32. 32. Delayed Add Operations Add a quantity δ to the variable v. The operation is not executed until the next time the same sample is processed by the system. delayedAdd(key, delta): var[key] += delta delayedAddArray(key, deltaArray): varArray[key] += deltaArray delayedAddArrayElement(key, index, delta): varArray[key][index] += delta AMP Lab Splash April 2015 14 / 27
  33. 33. Delayed Add Operations Add a quantity δ to the variable v. The operation is not executed until the next time the same sample is processed by the system. delayedAdd(key, delta): var[key] += delta delayedAddArray(key, deltaArray): varArray[key] += deltaArray delayedAddArrayElement(key, index, delta): varArray[key][index] += delta Example: Collapsed Gibbs Sampling for LDA – update the word-topic counter nwk when topic k is assigned to word w. nwk ← nwk + weight (add operation) (3) nwk ← nwk − weight (delayed add operation) (4) (3) executed instantly; (4) will be executed at the next time before a new topic is sampled for the same word. AMP Lab Splash April 2015 14 / 27
  34. 34. Running Stochastic Algorithm Three simple steps: 1 Convert RDD dataset to Parametrized RDD: val paramRdd = new ParametrizedRDD(rdd) AMP Lab Splash April 2015 15 / 27
  35. 35. Running Stochastic Algorithm Three simple steps: 1 Convert RDD dataset to Parametrized RDD: val paramRdd = new ParametrizedRDD(rdd) 2 Set a function that implements the algorithm: paramRdd.setProcessFunction(process) AMP Lab Splash April 2015 15 / 27
  36. 36. Running Stochastic Algorithm Three simple steps: 1 Convert RDD dataset to Parametrized RDD: val paramRdd = new ParametrizedRDD(rdd) 2 Set a function that implements the algorithm: paramRdd.setProcessFunction(process) 3 Start running: paramRdd.run() AMP Lab Splash April 2015 15 / 27
  37. 37. Execution Engine AMP Lab Splash April 2015 16 / 27
  38. 38. How does Splash work? In each iteration, the execution engine does: 1 Propose candidate degrees of parallelism m1, . . . , mk such that k i mi = m := (# of cores): AMP Lab Splash April 2015 17 / 27
  39. 39. How does Splash work? In each iteration, the execution engine does: 1 Propose candidate degrees of parallelism m1, . . . , mk such that k i mi = m := (# of cores): Iteration 1: candidates = 1, 4, 16, 64, 171 AMP Lab Splash April 2015 17 / 27
  40. 40. How does Splash work? In each iteration, the execution engine does: 1 Propose candidate degrees of parallelism m1, . . . , mk such that k i mi = m := (# of cores): Iteration 1: candidates = 1, 4, 16, 64, 171 Iteration 2: candidates = 4, 16, 64, 172 AMP Lab Splash April 2015 17 / 27
  41. 41. How does Splash work? In each iteration, the execution engine does: 1 Propose candidate degrees of parallelism m1, . . . , mk such that k i mi = m := (# of cores): Iteration 1: candidates = 1, 4, 16, 64, 171 Iteration 2: candidates = 4, 16, 64, 172 Iteration 3: candidates = 64, 192 AMP Lab Splash April 2015 17 / 27
  42. 42. How does Splash work? In each iteration, the execution engine does: 1 Propose candidate degrees of parallelism m1, . . . , mk such that k i mi = m := (# of cores): Iteration 1: candidates = 1, 4, 16, 64, 171 Iteration 2: candidates = 4, 16, 64, 172 Iteration 3: candidates = 64, 192 Iteration 4: candidates = 64, 192 AMP Lab Splash April 2015 17 / 27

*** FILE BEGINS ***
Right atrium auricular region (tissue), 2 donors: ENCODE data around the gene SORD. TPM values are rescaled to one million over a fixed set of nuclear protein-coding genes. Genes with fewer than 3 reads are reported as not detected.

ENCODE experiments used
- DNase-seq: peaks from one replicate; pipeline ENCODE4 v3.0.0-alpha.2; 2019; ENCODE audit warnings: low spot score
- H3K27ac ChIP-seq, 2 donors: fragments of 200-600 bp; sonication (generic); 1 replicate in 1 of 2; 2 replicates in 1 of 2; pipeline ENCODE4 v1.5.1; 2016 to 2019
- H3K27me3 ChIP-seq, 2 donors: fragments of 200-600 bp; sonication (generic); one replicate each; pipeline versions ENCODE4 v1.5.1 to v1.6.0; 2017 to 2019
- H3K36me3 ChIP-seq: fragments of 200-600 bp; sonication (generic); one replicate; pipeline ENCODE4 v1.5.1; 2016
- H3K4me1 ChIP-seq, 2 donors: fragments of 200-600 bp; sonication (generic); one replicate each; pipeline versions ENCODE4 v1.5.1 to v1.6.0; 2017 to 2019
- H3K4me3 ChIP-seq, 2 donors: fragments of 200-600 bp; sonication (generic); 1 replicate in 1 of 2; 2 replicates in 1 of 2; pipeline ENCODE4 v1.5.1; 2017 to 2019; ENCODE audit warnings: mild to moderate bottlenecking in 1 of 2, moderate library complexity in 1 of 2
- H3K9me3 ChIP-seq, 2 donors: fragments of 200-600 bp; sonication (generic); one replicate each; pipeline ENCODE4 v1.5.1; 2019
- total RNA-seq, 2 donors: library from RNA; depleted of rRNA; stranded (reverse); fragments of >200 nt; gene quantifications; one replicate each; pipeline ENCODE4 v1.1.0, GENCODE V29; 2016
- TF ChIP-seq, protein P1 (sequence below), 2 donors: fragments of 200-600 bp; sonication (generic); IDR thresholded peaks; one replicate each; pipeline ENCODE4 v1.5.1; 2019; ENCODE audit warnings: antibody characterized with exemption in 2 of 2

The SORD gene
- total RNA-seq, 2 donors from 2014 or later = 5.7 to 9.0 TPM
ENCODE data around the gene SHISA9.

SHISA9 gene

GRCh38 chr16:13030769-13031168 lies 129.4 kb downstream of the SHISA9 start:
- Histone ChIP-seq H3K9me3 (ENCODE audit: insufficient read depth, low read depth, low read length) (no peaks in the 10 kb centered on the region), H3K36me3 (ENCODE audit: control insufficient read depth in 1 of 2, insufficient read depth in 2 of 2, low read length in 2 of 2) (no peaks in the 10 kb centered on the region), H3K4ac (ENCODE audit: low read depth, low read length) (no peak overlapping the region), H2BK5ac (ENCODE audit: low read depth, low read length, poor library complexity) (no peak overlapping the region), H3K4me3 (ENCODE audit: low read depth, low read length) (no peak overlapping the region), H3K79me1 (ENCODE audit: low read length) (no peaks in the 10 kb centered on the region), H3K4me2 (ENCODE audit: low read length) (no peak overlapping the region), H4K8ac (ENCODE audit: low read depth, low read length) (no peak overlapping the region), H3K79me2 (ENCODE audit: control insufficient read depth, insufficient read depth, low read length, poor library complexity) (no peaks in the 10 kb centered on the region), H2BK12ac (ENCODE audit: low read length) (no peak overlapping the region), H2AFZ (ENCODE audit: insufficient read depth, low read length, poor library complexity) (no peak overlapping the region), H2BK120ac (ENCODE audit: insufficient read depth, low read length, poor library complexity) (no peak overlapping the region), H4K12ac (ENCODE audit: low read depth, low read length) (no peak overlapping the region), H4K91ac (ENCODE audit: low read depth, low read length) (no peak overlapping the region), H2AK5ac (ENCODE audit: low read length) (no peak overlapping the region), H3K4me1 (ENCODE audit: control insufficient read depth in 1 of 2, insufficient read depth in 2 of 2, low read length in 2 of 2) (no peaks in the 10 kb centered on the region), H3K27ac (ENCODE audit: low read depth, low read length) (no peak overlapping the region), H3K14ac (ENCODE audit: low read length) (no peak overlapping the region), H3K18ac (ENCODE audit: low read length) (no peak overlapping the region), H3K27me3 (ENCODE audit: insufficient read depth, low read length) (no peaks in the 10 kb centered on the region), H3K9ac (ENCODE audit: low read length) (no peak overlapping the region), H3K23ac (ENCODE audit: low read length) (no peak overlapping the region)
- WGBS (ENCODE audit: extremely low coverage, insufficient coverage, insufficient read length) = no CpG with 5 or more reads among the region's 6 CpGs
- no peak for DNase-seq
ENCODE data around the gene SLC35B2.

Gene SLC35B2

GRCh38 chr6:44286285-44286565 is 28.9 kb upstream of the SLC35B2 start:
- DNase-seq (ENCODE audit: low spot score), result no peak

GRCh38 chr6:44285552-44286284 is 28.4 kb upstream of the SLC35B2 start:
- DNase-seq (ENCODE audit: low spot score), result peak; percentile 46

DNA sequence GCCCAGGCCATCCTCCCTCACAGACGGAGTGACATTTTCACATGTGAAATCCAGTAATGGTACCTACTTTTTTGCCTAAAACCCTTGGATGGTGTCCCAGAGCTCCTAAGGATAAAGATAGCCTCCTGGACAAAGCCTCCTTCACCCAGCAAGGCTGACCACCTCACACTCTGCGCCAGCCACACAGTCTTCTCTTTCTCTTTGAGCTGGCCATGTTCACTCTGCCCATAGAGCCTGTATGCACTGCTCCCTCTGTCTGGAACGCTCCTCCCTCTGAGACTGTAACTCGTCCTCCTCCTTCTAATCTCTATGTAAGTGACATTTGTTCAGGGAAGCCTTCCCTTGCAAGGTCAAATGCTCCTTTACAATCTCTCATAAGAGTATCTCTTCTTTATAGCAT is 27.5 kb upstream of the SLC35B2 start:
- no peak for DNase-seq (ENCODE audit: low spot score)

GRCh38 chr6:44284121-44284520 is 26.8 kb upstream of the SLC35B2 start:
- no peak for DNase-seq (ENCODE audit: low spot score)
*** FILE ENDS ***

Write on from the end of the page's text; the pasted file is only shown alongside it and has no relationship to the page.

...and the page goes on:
43. 43. How does Splash work? In each iteration, the execution engine does: 1 Propose candidate degrees of parallelism m1, . . . , mk such that k i mi = m := (# of cores): Iteration 1: candidates = 1, 4, 16, 64, 171 Iteration 2: candidates = 4, 16, 64, 172 Iteration 3: candidates = 64, 192 Iteration 4: candidates = 64, 192 Iteration 5: candidates = 64, 192 AMP Lab Splash April 2015 17 / 27
  44. 44. How does Splash work? In each iteration, the execution engine does: 1 Propose candidate degrees of parallelism m1, . . . , mk such that k i mi = m := (# of cores): Iteration 1: candidates = 1, 4, 16, 64, 171 Iteration 2: candidates = 4, 16, 64, 172 Iteration 3: candidates = 64, 192 Iteration 4: candidates = 64, 192 Iteration 5: candidates = 64, 192 Iteration 6: candidates = 256 AMP Lab Splash April 2015 17 / 27
  45. 45. How does Splash work? In each iteration, the execution engine does: 1 Propose candidate degrees of parallelism m1, . . . , mk such that k i mi = m := (# of cores): Iteration 1: candidates = 1, 4, 16, 64, 171 Iteration 2: candidates = 4, 16, 64, 172 Iteration 3: candidates = 64, 192 Iteration 4: candidates = 64, 192 Iteration 5: candidates = 64, 192 Iteration 6: candidates = 256 Iteration 7: candidates = 256 ...... AMP Lab Splash April 2015 17 / 27
  46. 46. How does Splash work? In each iteration, the execution engine does: 1 Propose candidate degrees of parallelism m1, . . . , mk such that k i mi = m := (# of cores). For each i ∈ [k], collect mi cores and do: AMP Lab Splash April 2015 18 / 27
  47. 47. How does Splash work? In each iteration, the execution engine does: 1 Propose candidate degrees of parallelism m1, . . . , mk such that k i mi = m := (# of cores). For each i ∈ [k], collect mi cores and do: 1 Each core gets a sub-sequence of samples (by default 1 m of the full data). They process the samples sequentially using the process function. Every sample is weighted by mi . AMP Lab Splash April 2015 18 / 27
  48. 48. How does Splash work? In each iteration, the execution engine does: 1 Propose candidate degrees of parallelism m1, . . . , mk such that k i mi = m := (# of cores). For each i ∈ [k], collect mi cores and do: 1 Each core gets a sub-sequence of samples (by default 1 m of the full data). They process the samples sequentially using the process function. Every sample is weighted by mi . 2 Combine the updates of all mi cores to get the global update. There are different strategies for combining different types of updates. For add operations, the updates are averaged. AMP Lab Splash April 2015 18 / 27